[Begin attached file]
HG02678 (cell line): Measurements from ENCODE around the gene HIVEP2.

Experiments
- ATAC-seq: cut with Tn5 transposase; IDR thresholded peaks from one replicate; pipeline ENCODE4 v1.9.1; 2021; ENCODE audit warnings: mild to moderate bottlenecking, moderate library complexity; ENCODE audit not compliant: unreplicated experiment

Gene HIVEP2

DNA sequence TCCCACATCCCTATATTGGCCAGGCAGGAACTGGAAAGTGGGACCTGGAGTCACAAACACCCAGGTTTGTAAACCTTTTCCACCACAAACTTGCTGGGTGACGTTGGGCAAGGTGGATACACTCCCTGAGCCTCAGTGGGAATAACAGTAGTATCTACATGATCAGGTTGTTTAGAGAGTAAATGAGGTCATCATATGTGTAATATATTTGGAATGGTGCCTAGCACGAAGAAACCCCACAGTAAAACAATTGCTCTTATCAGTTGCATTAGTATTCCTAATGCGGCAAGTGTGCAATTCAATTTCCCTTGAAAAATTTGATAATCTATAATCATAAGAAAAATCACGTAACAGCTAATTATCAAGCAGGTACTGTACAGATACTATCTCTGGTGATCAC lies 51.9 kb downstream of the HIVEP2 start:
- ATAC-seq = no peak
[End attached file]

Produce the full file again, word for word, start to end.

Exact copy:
HG02678 (cell line): Measurements from ENCODE around the gene HIVEP2.

Experiments
- ATAC-seq: cut with Tn5 transposase; IDR thresholded peaks from one replicate; pipeline ENCODE4 v1.9.1; 2021; ENCODE audit warnings: mild to moderate bottlenecking, moderate library complexity; ENCODE audit not compliant: unreplicated experiment

Gene HIVEP2

DNA sequence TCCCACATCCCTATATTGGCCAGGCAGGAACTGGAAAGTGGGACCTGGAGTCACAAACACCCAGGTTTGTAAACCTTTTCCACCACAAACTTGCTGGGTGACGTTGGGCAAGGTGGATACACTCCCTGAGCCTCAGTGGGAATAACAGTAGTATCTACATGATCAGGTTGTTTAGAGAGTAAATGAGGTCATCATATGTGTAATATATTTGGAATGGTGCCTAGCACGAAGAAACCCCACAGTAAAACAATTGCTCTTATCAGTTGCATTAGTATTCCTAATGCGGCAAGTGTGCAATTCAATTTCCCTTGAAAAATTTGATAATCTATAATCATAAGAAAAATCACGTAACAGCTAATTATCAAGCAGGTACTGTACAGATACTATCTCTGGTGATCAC lies 51.9 kb downstream of the HIVEP2 start:
- ATAC-seq = no peak